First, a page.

ATHENS, Ga. -- After losing their security blanket at safety, Todd Grantham and Scott Lakatos had to weigh their options at the position for the first time in a long while.
Bacarri Rambo and Shawn Williams started 80 percent of Georgia’s games (66 of a possible 82 starts) at the two safety positions since defensive coordinator Grantham and defensive backs coach Lakatos arrived on campus in 2010. So this spring might have felt like a throwback to the coaches’ first few months in Athens when they had to evaluate which young players were mentally and physically prepared to guard the back line of the Bulldogs’ defense.
“I want to see what they can do and how they can learn it and what they can handle because the days of just lining up and playing are gone,” Grantham said. “You’ve got to be able to affect the game with lost-yardage plays and pressures and things like that and your safeties have got to be really involved in that kind of stuff. So we’ve just got to continue to work and see what they can handle and then we’ll develop our game plans as we move forward from that.”
The good news for Georgia’s coaches is that two players with the athleticism to do those things -- Josh Harvey-Clemons and Tray Matthews -- pushed into the lead for starting positions this spring. The bad news is that Harvey-Clemons, a sophomore, and Matthews, a true freshman who enrolled in January, have never started a college game and have a long way to go before they develop the knowledge and experience base that Williams and Rambo possessed.
Grantham said at Wednesday’s UGA Day meeting in Atlanta that he is not particularly concerned about their inexperience, however, because of the way they performed during spring practice. Harvey-Clemons was the Bulldogs’ defensive MVP of the spring and Matthews’ big hits generated major buzz among the coaches and players.
“Tray’s a guy that he’s a good tackler in space, he’s got good ball skills, he’s physical,” Grantham said. “He actually knocked two guys out in three scrimmages. The only problem is one of them was a defensive guy.”
Nonetheless, safety is one of the most detail-oriented positions on the defense, so young safeties have to do a lot more than drop a receiver with a bone-crushing hit before Lakatos’ uneasiness about playing them in important situations subsides.
“[I watch] when they can get lined up, number one, and communicate with the rest of the team depending on the situation,” Lakatos said. “And when the offense starts moving people around, are they going to be able to handle the adjustments that we have to make? And once a guy can prove he can do that, then that’s when you start to feel a little more comfortable.”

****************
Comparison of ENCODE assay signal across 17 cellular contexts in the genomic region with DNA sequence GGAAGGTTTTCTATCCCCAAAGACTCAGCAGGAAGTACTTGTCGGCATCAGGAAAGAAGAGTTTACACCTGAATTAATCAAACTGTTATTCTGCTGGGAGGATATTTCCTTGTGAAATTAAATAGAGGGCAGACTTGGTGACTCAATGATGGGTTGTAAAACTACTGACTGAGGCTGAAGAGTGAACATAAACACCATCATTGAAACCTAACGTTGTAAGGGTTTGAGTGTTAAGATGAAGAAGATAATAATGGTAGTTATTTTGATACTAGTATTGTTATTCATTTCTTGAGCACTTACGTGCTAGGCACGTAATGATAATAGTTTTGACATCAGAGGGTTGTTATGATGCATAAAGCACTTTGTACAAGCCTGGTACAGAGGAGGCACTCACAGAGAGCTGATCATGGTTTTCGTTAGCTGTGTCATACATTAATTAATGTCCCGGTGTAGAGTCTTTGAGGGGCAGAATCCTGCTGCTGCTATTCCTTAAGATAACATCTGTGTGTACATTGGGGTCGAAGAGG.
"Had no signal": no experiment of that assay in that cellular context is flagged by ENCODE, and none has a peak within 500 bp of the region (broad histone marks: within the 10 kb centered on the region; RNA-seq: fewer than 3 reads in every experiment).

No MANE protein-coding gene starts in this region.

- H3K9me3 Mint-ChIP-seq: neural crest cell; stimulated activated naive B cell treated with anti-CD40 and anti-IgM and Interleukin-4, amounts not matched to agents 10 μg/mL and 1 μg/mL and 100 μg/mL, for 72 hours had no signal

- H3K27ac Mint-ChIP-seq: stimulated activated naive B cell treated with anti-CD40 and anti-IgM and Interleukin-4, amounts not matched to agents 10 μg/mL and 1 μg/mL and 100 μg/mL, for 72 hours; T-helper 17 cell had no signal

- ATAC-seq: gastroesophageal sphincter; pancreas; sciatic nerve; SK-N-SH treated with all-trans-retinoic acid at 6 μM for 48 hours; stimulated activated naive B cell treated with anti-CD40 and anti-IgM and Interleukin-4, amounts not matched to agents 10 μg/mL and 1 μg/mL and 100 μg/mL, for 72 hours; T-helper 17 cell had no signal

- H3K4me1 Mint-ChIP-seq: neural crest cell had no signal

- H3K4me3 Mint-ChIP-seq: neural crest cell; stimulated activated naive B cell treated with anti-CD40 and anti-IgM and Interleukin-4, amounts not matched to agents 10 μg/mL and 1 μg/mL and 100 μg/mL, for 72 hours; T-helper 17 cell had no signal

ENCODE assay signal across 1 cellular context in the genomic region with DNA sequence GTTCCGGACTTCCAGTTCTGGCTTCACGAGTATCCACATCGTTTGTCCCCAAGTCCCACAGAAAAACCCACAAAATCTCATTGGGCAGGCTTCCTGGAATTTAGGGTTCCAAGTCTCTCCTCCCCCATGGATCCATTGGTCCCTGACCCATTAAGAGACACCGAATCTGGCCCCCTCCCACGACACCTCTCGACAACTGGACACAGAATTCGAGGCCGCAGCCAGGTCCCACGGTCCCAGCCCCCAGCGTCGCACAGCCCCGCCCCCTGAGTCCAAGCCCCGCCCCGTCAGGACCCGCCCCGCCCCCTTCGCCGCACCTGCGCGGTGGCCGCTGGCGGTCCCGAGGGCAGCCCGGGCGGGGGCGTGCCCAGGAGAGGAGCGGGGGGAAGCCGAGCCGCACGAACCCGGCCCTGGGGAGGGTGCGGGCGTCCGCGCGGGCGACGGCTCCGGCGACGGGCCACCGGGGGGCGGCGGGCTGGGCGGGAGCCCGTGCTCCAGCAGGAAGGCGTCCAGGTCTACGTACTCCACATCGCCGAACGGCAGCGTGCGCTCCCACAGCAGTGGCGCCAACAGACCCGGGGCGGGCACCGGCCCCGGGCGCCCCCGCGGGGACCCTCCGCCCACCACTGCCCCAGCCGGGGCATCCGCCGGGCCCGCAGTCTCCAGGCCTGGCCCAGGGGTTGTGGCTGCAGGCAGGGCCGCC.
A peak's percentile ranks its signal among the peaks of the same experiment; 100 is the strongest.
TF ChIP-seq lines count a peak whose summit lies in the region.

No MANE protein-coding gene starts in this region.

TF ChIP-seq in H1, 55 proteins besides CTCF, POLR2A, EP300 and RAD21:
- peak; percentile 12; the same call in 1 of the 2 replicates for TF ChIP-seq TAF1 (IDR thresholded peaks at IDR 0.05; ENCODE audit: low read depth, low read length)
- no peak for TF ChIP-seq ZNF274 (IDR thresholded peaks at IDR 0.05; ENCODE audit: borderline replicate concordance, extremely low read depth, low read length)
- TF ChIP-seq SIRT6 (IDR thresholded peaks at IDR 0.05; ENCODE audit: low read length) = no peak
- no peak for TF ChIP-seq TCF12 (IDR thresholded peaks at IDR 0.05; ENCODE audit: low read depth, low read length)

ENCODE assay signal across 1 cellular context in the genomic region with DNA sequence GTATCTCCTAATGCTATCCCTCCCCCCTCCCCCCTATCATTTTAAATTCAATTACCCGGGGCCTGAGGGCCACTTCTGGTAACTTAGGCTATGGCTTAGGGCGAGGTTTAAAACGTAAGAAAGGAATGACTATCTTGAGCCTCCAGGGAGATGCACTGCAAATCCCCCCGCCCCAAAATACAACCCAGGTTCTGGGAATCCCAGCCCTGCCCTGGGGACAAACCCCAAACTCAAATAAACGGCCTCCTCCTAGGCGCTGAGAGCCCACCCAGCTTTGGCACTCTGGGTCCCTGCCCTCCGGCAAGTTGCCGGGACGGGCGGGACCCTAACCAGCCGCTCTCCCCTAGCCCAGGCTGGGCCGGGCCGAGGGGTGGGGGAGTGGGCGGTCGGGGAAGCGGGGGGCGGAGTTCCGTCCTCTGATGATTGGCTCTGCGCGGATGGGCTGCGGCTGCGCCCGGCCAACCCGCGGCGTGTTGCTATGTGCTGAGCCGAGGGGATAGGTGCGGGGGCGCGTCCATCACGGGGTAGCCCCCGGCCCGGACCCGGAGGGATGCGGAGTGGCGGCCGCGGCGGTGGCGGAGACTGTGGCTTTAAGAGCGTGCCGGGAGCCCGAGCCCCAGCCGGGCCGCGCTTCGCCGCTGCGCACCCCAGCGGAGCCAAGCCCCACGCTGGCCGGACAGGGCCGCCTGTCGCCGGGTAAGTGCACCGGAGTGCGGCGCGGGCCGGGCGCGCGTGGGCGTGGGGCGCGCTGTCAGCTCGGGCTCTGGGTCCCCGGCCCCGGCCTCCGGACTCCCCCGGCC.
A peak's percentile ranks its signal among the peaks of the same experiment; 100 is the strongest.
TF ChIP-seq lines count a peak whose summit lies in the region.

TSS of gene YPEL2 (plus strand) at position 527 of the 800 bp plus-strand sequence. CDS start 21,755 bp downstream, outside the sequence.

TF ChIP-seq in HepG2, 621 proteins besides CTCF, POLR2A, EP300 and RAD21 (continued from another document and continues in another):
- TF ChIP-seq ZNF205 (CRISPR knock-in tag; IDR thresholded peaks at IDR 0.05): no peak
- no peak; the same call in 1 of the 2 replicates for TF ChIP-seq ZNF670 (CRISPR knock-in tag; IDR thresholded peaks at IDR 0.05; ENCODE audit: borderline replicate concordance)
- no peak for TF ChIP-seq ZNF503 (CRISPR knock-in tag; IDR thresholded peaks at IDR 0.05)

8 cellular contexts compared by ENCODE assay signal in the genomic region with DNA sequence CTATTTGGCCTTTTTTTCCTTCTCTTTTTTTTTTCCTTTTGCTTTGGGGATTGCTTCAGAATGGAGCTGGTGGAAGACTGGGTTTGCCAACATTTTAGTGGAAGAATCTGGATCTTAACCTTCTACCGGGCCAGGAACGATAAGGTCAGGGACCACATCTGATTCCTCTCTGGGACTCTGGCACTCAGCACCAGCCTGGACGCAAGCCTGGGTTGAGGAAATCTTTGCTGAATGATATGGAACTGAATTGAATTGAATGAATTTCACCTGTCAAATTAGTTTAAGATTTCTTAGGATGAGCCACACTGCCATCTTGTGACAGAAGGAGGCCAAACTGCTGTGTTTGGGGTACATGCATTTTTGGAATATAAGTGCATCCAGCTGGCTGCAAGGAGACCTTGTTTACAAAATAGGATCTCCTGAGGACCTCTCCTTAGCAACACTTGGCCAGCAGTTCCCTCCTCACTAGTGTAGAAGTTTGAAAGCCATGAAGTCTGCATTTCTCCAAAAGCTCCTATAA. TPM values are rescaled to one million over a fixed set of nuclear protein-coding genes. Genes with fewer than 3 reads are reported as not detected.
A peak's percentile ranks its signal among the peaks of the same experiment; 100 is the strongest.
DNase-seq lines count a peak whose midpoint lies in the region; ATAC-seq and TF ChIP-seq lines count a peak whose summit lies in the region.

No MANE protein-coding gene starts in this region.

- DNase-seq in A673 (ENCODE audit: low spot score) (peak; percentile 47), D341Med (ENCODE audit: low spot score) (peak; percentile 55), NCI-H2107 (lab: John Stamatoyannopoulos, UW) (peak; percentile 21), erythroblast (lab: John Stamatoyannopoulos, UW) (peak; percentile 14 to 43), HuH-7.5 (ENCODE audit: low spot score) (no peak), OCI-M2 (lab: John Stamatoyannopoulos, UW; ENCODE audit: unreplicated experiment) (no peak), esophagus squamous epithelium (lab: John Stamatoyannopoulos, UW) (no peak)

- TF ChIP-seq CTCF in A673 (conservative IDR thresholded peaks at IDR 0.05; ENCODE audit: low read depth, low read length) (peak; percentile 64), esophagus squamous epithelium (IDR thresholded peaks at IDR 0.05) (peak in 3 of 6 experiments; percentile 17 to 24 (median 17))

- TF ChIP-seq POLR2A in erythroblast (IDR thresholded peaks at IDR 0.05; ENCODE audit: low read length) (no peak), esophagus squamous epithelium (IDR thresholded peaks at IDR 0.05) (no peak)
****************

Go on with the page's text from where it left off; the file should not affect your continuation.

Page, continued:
In a matter of weeks, Georgia’s list of options at safety will grow once signees Shaquille Fluker, Kennar Johnson and Paris Bostick enroll in Athens for summer classes. Asked to name a few defensive newcomers that he’s excited to evaluate in preseason practice, Grantham named Fluker and Johnson before anyone else because he believes the junior college transfers “can have an immediate impact.”
“I think all of them have some upside and a skill set that they can help us,” Grantham said, also mentioning Shaq Wiggins and Brendan Langley as new cornerbacks who he will be excited to observe. “So I really look forward to all of them, but particularly the defensive back kind of guys.”
The reason for the intrigue is obvious since five of the Bulldogs’ eight defensive back signees are not yet on campus, and there is plenty of playing time available thanks to the departures of Williams, Rambo, Branden Smith and Sanders Commings.
Newcomers and young players will almost certainly fill a large portion of that void -- if they can prove to Grantham and Lakatos during preseason practice that they know where to be and have the ability to make the proper play once they arrive.
“We need to get roles established as soon as possible so we can get ready for the season. But a lot of that depends on how guys progress,” Lakatos said. “The more situations that we can create out there through practice and scrimmages and those type of things, the better we’ll have an idea of where they stand once the other guys get here, the May and June graduates.
“Then we’ll kind of put them in and see how they handle all the stuff without the benefit of spring practice. But we’re certainly going to give them opportunities and give them a lot of work when we start practicing in the summer and see where we go after 29 practices.”